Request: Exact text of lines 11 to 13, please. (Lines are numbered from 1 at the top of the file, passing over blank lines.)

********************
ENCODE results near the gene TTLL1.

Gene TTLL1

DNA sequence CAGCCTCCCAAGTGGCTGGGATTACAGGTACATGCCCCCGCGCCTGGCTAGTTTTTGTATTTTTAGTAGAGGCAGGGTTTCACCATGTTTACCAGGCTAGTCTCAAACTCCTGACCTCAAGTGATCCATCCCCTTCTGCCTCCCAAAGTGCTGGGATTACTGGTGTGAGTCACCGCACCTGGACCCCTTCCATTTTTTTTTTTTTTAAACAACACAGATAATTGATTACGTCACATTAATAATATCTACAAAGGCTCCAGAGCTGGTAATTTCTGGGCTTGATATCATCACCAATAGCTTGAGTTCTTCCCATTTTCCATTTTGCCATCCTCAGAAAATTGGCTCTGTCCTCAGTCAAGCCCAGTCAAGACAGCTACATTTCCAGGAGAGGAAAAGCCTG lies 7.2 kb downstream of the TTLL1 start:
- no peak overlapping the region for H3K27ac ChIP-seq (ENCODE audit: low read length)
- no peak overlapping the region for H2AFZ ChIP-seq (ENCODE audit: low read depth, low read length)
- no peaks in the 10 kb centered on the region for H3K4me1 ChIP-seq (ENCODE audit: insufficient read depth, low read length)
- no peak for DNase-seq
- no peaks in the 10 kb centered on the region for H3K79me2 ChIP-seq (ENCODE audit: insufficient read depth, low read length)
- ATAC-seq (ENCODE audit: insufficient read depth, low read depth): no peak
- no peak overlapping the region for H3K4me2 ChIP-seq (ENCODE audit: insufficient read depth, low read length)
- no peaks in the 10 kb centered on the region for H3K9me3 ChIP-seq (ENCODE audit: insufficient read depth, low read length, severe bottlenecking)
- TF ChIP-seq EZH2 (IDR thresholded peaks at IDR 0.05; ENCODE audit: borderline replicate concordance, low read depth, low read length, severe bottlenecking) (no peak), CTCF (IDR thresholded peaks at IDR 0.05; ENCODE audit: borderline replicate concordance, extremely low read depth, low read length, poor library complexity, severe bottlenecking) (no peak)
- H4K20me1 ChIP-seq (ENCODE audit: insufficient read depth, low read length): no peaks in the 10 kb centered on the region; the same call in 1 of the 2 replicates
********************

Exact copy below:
- no peaks in the 10 kb centered on the region for H3K9me3 ChIP-seq (ENCODE audit: insufficient read depth, low read length, severe bottlenecking)
- TF ChIP-seq EZH2 (IDR thresholded peaks at IDR 0.05; ENCODE audit: borderline replicate concordance, low read depth, low read length, severe bottlenecking) (no peak), CTCF (IDR thresholded peaks at IDR 0.05; ENCODE audit: borderline replicate concordance, extremely low read depth, low read length, poor library complexity, severe bottlenecking) (no peak)
- H4K20me1 ChIP-seq (ENCODE audit: insufficient read depth, low read length): no peaks in the 10 kb centered on the region; the same call in 1 of the 2 replicates